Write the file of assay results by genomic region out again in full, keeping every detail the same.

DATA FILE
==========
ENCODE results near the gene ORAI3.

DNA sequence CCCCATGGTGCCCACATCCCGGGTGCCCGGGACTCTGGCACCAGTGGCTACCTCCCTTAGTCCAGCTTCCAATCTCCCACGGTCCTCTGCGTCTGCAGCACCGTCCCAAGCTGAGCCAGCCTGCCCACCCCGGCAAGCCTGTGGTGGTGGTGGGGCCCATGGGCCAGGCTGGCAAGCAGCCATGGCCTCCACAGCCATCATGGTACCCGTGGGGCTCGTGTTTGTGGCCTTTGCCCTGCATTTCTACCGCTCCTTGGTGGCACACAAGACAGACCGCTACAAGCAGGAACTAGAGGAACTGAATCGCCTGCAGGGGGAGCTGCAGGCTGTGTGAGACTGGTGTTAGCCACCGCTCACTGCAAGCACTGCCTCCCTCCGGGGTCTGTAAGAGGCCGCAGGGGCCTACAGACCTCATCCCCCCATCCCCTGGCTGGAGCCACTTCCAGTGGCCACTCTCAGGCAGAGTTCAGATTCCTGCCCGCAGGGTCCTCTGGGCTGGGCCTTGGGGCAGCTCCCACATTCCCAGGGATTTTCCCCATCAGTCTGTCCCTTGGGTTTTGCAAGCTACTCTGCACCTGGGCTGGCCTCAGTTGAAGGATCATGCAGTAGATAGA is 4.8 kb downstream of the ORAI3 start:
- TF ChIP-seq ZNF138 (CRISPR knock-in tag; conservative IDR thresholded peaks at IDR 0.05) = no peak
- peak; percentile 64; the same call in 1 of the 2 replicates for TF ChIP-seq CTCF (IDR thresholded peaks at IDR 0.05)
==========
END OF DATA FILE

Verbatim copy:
ENCODE results near the gene ORAI3.

DNA sequence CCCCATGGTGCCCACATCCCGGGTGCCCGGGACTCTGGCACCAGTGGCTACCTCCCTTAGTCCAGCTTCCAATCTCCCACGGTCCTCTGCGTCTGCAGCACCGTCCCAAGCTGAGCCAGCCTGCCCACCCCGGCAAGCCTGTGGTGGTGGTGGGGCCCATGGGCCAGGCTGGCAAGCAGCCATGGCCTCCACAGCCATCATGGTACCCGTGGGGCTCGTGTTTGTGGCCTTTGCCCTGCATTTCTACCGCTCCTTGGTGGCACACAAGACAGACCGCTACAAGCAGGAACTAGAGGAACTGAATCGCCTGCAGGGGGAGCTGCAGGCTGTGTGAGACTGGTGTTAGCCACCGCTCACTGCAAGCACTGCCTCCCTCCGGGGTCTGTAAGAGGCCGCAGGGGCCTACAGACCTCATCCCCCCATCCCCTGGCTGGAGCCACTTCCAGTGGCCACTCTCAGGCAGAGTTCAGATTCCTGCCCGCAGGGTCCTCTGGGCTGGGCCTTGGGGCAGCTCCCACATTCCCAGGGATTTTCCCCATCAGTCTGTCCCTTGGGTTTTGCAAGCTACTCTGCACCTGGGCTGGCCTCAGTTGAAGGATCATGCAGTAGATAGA is 4.8 kb downstream of the ORAI3 start:
- TF ChIP-seq ZNF138 (CRISPR knock-in tag; conservative IDR thresholded peaks at IDR 0.05) = no peak
- peak; percentile 64; the same call in 1 of the 2 replicates for TF ChIP-seq CTCF (IDR thresholded peaks at IDR 0.05)